This article was last modified on May 19, 2011.


On Obama’s Middle East Speech

Submitted to the Post-Crescent:

“It will be the policy of the United States to promote reform across the region, and to support transitions to democracy,” said President Obama to the Middle East on May 19. He said America would now favor “the street vendor in Tunisia more than the raw power of the dictator.” This is little more than opportunistic hogwash.

Why has the president reached out to to the leaders of the insurgencies? Because he has to. Egypt is a case in point. Obama openly supported Mubarak up until it was obvious to everyone that the regime would fall, and then his support shifted to democracy. There was no principle behind it, only necessity.

The headlines announce we will be providing aid to Egypt. What does that prove? Under Mubarak, Egypt was the number two recipient of American foreign aid, behind Israel. Whether democracy or dictatorship, your country is eligible for foreign aid.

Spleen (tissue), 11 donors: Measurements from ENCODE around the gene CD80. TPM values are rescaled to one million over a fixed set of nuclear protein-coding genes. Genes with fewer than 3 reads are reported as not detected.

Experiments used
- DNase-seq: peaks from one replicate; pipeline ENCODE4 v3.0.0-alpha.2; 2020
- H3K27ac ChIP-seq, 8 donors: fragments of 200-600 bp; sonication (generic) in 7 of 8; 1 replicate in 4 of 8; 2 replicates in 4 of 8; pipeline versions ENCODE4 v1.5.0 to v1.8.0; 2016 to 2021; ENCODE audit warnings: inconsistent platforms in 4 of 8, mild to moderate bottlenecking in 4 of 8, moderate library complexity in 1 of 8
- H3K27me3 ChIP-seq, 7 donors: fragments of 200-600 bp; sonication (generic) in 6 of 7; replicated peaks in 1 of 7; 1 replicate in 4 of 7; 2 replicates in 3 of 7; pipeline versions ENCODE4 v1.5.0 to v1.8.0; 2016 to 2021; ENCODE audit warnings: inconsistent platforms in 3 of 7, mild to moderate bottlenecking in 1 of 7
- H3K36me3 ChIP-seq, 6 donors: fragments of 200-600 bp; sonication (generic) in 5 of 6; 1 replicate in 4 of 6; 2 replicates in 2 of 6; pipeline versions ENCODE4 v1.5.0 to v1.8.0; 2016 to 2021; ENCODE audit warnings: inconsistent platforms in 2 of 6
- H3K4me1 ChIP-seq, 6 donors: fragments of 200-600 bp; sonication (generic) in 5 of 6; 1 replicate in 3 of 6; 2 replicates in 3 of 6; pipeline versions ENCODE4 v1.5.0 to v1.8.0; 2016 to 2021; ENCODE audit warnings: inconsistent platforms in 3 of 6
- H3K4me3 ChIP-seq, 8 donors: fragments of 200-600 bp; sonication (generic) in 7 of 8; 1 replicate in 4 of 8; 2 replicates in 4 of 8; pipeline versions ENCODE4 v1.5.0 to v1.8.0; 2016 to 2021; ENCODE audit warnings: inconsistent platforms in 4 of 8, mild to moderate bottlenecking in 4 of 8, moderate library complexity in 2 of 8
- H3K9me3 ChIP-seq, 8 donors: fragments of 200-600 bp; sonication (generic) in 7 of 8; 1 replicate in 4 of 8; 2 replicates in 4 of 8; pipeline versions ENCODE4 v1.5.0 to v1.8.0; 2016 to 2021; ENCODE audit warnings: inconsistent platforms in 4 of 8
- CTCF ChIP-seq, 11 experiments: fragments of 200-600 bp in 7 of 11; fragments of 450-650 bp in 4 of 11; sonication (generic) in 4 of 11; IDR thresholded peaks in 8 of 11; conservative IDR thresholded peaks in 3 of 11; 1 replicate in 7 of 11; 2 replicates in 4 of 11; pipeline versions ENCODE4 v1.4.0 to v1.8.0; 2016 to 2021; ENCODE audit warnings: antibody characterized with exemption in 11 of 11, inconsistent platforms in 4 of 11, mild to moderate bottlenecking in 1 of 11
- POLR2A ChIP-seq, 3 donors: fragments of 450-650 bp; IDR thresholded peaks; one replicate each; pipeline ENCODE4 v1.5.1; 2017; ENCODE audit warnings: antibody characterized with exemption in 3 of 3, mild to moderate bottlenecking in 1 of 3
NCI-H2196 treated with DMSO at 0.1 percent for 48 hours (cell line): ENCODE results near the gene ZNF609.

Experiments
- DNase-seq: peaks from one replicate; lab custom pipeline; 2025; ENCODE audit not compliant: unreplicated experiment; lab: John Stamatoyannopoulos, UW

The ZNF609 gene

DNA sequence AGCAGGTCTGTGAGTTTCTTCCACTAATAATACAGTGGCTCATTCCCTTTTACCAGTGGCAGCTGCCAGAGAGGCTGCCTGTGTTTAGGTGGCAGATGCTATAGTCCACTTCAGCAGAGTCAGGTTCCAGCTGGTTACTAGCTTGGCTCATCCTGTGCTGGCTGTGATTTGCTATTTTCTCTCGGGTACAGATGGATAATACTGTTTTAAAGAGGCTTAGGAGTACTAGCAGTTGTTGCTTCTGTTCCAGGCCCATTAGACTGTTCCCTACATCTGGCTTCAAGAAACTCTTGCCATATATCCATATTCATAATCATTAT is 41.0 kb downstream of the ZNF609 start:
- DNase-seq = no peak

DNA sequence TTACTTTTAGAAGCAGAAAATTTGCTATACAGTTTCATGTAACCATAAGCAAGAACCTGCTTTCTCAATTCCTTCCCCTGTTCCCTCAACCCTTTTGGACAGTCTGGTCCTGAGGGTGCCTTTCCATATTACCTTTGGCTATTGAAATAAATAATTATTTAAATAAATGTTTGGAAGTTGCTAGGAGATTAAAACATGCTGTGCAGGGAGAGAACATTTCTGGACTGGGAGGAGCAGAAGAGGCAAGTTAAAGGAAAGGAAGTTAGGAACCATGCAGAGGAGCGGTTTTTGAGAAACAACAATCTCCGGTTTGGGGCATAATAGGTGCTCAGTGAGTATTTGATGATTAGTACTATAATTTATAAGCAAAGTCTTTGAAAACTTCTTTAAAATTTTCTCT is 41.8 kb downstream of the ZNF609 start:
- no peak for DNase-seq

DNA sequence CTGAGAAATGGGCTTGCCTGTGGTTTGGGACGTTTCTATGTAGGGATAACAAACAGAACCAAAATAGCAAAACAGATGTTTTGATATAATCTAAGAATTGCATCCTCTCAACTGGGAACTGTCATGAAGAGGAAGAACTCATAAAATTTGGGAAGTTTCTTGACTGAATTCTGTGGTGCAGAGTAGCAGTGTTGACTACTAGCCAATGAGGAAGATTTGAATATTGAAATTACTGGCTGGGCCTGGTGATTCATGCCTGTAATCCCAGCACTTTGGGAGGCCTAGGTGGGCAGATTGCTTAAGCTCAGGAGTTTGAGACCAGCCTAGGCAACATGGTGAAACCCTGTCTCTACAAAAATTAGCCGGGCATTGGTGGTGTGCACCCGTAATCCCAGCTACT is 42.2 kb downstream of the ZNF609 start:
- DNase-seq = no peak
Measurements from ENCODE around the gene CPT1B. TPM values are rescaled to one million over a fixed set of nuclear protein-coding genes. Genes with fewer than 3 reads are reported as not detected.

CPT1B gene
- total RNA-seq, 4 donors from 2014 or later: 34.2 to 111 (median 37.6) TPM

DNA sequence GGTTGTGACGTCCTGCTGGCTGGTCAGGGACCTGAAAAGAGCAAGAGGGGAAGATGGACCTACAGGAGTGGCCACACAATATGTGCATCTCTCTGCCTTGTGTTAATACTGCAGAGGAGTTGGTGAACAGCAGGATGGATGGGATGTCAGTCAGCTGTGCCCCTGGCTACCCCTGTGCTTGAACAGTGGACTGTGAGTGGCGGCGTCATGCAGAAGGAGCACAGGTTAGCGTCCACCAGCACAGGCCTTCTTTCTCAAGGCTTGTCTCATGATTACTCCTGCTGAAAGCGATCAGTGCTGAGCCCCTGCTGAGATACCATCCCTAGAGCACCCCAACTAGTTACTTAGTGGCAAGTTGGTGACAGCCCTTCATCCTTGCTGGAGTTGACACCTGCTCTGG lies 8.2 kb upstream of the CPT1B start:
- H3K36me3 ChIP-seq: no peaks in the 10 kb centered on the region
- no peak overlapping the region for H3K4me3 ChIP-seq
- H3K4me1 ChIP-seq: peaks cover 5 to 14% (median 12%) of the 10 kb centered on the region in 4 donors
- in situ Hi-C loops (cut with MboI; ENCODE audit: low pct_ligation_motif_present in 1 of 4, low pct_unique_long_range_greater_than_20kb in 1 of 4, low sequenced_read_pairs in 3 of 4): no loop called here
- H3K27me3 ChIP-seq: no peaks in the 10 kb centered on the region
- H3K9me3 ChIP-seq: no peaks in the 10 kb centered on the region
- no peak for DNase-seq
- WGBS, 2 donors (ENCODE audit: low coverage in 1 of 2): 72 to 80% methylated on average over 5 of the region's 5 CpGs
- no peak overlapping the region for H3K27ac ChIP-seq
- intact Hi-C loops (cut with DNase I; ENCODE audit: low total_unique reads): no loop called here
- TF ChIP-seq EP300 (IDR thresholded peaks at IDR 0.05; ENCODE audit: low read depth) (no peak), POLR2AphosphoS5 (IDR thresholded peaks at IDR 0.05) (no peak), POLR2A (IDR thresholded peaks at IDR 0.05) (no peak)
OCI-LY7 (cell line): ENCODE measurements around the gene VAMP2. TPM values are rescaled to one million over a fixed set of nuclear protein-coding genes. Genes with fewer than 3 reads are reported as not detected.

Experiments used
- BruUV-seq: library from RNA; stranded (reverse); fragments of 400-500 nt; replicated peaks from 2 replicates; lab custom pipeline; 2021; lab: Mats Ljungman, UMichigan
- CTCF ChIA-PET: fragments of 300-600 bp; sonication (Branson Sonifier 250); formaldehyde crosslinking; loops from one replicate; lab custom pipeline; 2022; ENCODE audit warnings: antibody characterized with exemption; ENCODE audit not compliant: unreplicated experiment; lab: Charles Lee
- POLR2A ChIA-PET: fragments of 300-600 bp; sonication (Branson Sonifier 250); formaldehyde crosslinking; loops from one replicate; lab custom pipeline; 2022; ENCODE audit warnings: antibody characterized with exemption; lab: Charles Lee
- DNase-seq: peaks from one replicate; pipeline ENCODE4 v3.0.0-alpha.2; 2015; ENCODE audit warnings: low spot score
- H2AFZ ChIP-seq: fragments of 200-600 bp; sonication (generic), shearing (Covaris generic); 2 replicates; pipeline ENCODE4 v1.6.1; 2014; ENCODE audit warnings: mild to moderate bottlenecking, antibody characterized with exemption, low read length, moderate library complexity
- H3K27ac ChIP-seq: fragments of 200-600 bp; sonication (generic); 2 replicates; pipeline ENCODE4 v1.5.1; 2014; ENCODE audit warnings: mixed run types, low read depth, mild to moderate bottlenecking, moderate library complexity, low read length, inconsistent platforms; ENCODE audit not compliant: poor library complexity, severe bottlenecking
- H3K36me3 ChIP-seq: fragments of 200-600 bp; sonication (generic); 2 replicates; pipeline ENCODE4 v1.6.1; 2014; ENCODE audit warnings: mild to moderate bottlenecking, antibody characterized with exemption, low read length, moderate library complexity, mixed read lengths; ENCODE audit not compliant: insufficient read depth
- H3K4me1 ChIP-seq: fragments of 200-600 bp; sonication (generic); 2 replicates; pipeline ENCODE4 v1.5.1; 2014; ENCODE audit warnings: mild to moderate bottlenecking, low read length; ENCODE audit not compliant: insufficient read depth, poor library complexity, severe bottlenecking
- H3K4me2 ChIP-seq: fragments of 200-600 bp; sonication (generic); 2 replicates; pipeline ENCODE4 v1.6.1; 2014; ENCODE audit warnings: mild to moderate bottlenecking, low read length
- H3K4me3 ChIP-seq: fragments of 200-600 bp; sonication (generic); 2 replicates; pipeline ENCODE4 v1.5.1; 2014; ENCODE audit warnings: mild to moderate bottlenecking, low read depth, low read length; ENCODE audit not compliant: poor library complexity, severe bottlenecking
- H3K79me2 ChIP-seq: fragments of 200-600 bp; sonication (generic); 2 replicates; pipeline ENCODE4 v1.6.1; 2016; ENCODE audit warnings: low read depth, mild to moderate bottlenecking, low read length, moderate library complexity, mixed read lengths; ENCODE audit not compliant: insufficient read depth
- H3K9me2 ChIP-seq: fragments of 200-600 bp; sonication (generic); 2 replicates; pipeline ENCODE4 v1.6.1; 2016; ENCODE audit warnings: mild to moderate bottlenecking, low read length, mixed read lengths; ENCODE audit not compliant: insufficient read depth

Yes, harsh words were spoken about Yemen, Libya and Syria. But what of Saudi Arabia? Does hypocrisy speak any louder than when Obama pushes sanctions on Syria but quietly ignores the Saudi kingdom, a repressive dictatorship that was the breeding ground for most of the 9/11 hijackers?

While support for fledgeling democracies is good and should be applauded even when the motivation is dubious, the acceptance of Saudi influence is unforgivable. They reach out to us with one hand offering business deals while the other hand shoves a dagger into our backs.

And their influence should not be underestimated. If Yemen were to fall, the most likely inheritors would be pro-Saudi politicians with a penchant for radical Islam. We swat the flies of the Middle East while ignoring the elephant in the room. One cannot morally praise democracy while supporting the people who repress it.

Also try another article under Political
or another one of the writings of Gavin.

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